Basic Studio Set up

Stargazer Lily with backlight shot in studio

Studio work is not really my thing, but I’ve had a few situations where I needed it. I created some of my abstract floral shots in a studio and it was a must to shoot for a gaming company several years ago. Recently a student also asked about a low-cost studio setup, so I thought I’d share what I did with everyone today.

This list is intended for a small studio setup, to shoot still life tabletop, portraits or for you to do your own videos with a basic backdrop.

First off I visited a website a friend recommended called the Strobist. They have a nicely written article on lighting 101. They give you the basics for setting up a studio and also have a couple of kits you can buy.

After reading through that material you will need to find a space to shoot. Do you want natural lighting or do you want to control all of the light? For the game company shoot, I worked in a basement and blacked out the windows with a heavy fabric. This allowed me to control all of the light. You will need to pay attention to shadows cast by all of your light sources and to any distracting reflections on the subject.

Studio setup in bedroom

Recently I have moved my studio setup to a bedroom that has large windows to one side and overhead lights. This was sufficient for me to shoot a number of items I wanted to put up on eBay. And I hope to create some short video segments for my teaching channel on Youtube – coming soon!

For equipment I have the following items:

  • Canon 550 EX flash – yeah it’s a dinosaur from my film days but it works fine
  • LumoPro compact umbrella
  • Cheaplights spring clamps – to hold the paper onto the table
  • 5001B Nano Stand Black – to hold the flash and umbrella
  • ePhoto Video Backdrop with dark grey and white paper rolls for backgrounds.
  • Tripod – I use a Gitzo G1348 MK2 4 section tripod – it holds a lot of weight and is very stable
  • Shutter release cord – I prefer this to the remotes and I can stand behind the camera to release the shutter.
  • 5 in 1 reflectors in two sizes – 22″ and 45″

You can use a flash or studio lights. I have some old studio lights I purchased a long time ago that I used for some of my shots, but a flash will work fine as well and sometimes you might want the combination. For more advanced techniques multiple flash units are needed. You should learn how to use the flash manually for the best results and most control, but TTL auto does a decent job.

Hot shoe adapter for flash

I still use the flash from my film days. It’s almost 20 years old. It pays to buy good equipment as it’ll last. The only drawback is it’s not wireless so I had to get a hot shoe adapter with a cord to link the flash to the camera since you place the flash on the Nano stand and not on the camera. This allows you to adjust the angle of the light on your subject.

Umbrella used to reflect light back onto the subject from the flash.

The umbrella is essentially a diffuser for the flash. You can shoot the flash into the umbrella and then that light is reflected back onto the subject or you can shoot through the umbrella so it acts like a softbox.

The ePhoto Video backdrop is adjustable both in height and width. The setup shown above only uses 2 of the 4 poles provided for the width. I have both white and grey paper for backdrops. You can also use fabric. The options are limitless. Make sure the background does not interfere with the main subject, so keep it simple.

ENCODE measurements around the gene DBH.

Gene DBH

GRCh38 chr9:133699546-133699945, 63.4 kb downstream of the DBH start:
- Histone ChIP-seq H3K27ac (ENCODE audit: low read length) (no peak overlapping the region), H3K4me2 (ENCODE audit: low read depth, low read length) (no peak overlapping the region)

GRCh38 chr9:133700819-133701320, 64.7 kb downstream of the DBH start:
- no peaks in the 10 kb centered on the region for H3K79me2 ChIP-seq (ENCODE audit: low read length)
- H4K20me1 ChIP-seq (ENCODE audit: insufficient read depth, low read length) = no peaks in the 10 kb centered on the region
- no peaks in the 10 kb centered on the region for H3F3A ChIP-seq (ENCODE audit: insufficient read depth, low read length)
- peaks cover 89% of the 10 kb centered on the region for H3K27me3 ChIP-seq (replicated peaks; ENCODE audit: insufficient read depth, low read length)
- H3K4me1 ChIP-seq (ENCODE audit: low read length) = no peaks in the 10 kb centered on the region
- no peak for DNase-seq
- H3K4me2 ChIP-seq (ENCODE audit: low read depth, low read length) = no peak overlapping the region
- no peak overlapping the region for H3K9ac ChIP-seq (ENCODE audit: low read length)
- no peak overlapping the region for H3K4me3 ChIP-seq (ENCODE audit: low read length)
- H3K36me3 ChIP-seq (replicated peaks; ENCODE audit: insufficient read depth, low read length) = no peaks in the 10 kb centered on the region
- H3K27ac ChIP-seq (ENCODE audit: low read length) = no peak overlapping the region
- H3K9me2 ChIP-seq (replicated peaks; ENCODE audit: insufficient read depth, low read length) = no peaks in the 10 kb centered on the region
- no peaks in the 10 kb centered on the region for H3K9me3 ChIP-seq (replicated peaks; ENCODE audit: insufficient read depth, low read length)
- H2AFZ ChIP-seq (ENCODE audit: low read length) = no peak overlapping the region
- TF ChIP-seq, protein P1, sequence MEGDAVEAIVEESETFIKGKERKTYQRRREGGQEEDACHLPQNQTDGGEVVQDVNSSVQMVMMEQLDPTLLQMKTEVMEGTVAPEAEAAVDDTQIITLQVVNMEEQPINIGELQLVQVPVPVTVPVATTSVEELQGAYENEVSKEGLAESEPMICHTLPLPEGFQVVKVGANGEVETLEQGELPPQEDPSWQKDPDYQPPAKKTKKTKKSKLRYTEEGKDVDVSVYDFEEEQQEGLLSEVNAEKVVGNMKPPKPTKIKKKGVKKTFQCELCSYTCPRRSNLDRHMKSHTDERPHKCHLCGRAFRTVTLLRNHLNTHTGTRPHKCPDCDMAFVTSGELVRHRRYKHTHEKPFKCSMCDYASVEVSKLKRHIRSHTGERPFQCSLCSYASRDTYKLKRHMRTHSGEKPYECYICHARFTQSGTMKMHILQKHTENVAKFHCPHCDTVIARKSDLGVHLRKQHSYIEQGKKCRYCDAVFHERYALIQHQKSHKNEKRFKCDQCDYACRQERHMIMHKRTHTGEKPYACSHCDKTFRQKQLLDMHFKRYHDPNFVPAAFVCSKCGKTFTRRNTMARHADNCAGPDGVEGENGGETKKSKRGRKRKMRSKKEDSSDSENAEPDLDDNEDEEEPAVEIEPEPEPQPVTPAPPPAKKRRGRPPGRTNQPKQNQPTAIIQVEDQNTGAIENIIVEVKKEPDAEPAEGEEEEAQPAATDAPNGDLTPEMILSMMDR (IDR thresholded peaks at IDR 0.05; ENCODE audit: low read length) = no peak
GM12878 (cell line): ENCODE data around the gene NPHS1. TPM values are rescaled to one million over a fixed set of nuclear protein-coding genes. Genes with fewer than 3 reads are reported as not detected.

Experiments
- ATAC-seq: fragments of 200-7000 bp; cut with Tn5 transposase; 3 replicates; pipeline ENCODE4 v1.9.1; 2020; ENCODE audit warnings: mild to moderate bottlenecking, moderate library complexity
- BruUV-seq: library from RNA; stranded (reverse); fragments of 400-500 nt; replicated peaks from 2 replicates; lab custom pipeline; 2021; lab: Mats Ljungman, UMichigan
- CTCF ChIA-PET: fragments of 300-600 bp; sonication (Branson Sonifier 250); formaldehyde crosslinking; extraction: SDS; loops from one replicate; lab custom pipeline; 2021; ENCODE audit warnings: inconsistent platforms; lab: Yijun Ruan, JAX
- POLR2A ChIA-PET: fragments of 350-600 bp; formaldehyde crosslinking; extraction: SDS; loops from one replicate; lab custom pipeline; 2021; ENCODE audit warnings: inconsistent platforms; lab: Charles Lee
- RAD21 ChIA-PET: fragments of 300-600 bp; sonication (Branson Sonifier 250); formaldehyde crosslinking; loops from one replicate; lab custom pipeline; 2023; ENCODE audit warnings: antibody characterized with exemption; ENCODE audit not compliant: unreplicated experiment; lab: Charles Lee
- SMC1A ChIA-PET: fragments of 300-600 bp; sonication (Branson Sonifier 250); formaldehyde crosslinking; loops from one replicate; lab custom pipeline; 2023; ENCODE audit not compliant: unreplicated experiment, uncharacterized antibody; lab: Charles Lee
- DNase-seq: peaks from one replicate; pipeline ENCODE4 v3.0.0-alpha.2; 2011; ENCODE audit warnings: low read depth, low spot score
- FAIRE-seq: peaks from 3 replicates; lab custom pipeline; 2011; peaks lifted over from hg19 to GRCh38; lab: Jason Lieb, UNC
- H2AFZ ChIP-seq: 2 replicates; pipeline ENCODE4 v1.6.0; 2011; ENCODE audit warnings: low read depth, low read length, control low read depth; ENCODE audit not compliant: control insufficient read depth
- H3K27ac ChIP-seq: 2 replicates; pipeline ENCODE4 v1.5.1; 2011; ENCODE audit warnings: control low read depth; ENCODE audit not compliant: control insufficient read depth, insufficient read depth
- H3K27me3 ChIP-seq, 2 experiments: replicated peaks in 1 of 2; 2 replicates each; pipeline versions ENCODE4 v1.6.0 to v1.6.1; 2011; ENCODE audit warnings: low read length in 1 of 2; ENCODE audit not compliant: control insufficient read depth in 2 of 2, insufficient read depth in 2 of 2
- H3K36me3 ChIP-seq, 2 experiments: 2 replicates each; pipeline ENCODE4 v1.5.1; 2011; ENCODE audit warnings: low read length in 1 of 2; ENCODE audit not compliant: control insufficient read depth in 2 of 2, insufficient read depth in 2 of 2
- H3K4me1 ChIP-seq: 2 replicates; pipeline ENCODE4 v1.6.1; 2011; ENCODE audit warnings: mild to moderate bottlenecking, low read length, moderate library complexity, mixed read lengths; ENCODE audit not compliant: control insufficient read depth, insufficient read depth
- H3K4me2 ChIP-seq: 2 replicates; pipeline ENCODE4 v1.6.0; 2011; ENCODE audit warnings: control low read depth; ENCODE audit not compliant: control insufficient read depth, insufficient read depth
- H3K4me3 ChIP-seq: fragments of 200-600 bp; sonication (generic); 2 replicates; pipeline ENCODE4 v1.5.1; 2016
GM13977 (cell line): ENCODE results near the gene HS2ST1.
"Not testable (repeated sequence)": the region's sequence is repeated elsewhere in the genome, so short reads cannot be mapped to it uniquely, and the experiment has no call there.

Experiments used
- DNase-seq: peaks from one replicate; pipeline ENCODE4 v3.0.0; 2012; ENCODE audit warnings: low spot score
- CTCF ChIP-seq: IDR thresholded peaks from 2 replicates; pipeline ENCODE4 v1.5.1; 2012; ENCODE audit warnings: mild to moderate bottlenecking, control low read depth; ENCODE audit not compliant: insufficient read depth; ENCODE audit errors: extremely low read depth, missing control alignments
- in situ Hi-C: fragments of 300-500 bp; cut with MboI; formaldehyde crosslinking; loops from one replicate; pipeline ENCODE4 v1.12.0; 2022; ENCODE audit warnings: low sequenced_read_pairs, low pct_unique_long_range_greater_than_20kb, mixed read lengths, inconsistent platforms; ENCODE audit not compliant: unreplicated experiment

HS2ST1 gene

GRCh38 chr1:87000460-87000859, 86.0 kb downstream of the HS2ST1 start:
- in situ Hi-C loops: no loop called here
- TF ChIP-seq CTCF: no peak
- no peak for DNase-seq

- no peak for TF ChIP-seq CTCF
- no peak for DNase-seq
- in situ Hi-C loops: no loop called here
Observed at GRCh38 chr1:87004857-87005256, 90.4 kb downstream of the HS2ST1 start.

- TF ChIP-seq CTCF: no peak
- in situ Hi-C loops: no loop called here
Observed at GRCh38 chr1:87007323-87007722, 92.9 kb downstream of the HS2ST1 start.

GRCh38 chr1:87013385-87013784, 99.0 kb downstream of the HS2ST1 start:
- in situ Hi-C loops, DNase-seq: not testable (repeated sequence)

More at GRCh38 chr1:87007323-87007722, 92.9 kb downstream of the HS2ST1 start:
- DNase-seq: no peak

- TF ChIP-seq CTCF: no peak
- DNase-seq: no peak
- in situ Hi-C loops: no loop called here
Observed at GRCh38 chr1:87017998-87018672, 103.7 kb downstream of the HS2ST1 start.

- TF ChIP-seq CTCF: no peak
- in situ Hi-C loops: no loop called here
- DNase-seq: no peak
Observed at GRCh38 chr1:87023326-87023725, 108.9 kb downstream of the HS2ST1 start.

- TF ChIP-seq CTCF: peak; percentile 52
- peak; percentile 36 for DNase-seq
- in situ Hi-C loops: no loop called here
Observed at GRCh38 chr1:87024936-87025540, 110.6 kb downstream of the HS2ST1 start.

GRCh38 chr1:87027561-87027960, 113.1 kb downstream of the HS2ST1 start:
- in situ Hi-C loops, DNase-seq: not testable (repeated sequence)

The clamps hold the paper down onto the table I am using. They are also useful for various other things such as securing reflectors.

If you don’t already have one, get a good tripod. I’ll post another blog on tripods, but you want one that is suitable for your needs. Spend some money now and you won’t ever need to get another one again. I’ve had mine for 14 years.

The tripod improves picture quality by keeping the camera stable. Most studio work needs a high depth of field (aperture setting) which lets in less light and results in slower shutter speeds. You want to keep your ISO low for quality so use a tripod and you don’t need to worry about slower shutter speeds causing blur.

Close-up shot of Rose

The tripod also improves quality by giving you a stable platform from which to create a good composition, especially for close up shots and tricky angles. You must learn to love your tripod! It slows you down and that is a good thing for producing quality images.

F22, 1second, ISO 100 with 100mm Macro lense

To go with your tripod a shutter release cord or remote control are essential. The problem with most remote control units is they have to be activated from the front of the camera. However, some cameras can be triggered by your phone or computer. I actually had my computer connected to the camera during my gaming shoot and activated the shutter from the computer. The images were then directly copied to the hard drive and my client could see the image immediately.

The equipment is lightweight and portable. So you can easily take it with you for on-site shooting. Especially the stand for the flash with the umbrella.

If you already have a flash and tripod then the rest of the equipment is quite affordable. I think it all totaled less than $100 for me a few years ago. If you don’t have a flash or tripod it’ll be quite a bit more. Both are useful well beyond studio shooting. I use my tripod all the time for my nature and macro photography.

Have fun with your new studio and keep shooting!

 

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